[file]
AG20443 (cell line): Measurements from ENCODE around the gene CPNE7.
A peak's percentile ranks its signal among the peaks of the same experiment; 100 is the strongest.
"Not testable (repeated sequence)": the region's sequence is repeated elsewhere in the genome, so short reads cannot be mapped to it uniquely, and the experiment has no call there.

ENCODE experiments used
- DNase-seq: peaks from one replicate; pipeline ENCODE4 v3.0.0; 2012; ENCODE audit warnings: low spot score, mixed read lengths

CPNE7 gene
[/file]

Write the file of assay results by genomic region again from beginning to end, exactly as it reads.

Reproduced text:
AG20443 (cell line): Measurements from ENCODE around the gene CPNE7.
A peak's percentile ranks its signal among the peaks of the same experiment; 100 is the strongest.
"Not testable (repeated sequence)": the region's sequence is repeated elsewhere in the genome, so short reads cannot be mapped to it uniquely, and the experiment has no call there.

ENCODE experiments used
- DNase-seq: peaks from one replicate; pipeline ENCODE4 v3.0.0; 2012; ENCODE audit warnings: low spot score, mixed read lengths

CPNE7 gene